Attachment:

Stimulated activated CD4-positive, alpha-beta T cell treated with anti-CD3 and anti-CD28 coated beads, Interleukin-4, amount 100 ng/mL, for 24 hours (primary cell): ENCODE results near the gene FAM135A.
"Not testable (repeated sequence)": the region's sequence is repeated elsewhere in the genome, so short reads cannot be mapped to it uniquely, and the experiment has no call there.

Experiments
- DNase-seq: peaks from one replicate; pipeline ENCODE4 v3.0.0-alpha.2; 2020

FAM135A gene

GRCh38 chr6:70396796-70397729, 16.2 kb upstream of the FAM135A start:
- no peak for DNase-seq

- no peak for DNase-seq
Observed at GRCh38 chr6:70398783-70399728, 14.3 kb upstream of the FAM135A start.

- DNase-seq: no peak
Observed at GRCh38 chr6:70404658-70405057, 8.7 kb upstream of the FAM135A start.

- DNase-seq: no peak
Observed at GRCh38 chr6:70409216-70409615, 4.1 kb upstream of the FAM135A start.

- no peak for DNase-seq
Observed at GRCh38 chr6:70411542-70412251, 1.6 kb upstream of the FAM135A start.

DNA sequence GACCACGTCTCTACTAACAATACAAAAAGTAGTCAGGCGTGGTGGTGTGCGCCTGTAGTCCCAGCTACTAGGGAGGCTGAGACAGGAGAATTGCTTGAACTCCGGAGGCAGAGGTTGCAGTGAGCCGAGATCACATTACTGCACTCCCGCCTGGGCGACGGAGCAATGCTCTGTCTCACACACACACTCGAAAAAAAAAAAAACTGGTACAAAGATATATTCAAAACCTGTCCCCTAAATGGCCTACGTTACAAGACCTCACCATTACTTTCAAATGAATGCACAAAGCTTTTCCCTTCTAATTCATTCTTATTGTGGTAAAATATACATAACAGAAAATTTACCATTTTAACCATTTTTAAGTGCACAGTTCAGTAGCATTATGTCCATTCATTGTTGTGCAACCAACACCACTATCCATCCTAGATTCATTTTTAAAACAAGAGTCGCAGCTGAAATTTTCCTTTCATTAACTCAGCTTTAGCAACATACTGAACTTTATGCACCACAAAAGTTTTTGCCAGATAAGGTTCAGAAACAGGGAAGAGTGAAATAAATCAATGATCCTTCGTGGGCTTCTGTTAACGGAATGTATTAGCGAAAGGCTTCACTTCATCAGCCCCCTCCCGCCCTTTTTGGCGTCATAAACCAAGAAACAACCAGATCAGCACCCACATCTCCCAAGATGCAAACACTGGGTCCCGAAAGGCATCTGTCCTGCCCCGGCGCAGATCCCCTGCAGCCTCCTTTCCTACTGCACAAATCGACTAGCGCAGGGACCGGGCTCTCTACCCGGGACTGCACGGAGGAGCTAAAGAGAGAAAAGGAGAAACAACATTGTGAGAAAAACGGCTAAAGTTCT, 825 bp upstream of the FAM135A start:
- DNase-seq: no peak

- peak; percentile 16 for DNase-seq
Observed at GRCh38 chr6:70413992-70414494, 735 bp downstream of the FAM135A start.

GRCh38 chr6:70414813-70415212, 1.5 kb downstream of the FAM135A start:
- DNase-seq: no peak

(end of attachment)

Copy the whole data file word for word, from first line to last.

Stimulated activated CD4-positive, alpha-beta T cell treated with anti-CD3 and anti-CD28 coated beads, Interleukin-4, amount 100 ng/mL, for 24 hours (primary cell): ENCODE results near the gene FAM135A.
"Not testable (repeated sequence)": the region's sequence is repeated elsewhere in the genome, so short reads cannot be mapped to it uniquely, and the experiment has no call there.

Experiments
- DNase-seq: peaks from one replicate; pipeline ENCODE4 v3.0.0-alpha.2; 2020

FAM135A gene

GRCh38 chr6:70396796-70397729, 16.2 kb upstream of the FAM135A start:
- no peak for DNase-seq

- no peak for DNase-seq
Observed at GRCh38 chr6:70398783-70399728, 14.3 kb upstream of the FAM135A start.

- DNase-seq: no peak
Observed at GRCh38 chr6:70404658-70405057, 8.7 kb upstream of the FAM135A start.

- DNase-seq: no peak
Observed at GRCh38 chr6:70409216-70409615, 4.1 kb upstream of the FAM135A start.

- no peak for DNase-seq
Observed at GRCh38 chr6:70411542-70412251, 1.6 kb upstream of the FAM135A start.

DNA sequence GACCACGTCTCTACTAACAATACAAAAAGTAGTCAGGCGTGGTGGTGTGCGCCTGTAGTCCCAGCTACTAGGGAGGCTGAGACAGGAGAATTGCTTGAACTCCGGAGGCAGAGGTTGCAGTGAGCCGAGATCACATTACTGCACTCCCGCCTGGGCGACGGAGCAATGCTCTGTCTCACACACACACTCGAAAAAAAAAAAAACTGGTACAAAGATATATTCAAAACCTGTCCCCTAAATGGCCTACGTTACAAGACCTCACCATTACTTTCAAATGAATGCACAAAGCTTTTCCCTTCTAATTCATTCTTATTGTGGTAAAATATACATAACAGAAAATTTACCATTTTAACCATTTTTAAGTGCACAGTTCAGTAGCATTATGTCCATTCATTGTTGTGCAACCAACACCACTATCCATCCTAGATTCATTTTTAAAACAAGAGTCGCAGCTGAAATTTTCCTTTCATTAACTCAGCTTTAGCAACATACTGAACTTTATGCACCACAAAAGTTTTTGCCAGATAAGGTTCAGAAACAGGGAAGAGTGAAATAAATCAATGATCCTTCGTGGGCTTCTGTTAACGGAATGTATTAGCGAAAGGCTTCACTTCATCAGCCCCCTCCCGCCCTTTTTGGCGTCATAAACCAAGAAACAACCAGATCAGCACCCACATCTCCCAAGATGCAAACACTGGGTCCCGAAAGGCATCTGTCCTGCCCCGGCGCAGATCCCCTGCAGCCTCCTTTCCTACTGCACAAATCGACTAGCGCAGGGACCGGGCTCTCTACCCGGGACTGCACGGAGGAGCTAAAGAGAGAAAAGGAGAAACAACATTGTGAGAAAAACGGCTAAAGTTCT, 825 bp upstream of the FAM135A start:
- DNase-seq: no peak

- peak; percentile 16 for DNase-seq
Observed at GRCh38 chr6:70413992-70414494, 735 bp downstream of the FAM135A start.

GRCh38 chr6:70414813-70415212, 1.5 kb downstream of the FAM135A start:
- DNase-seq: no peak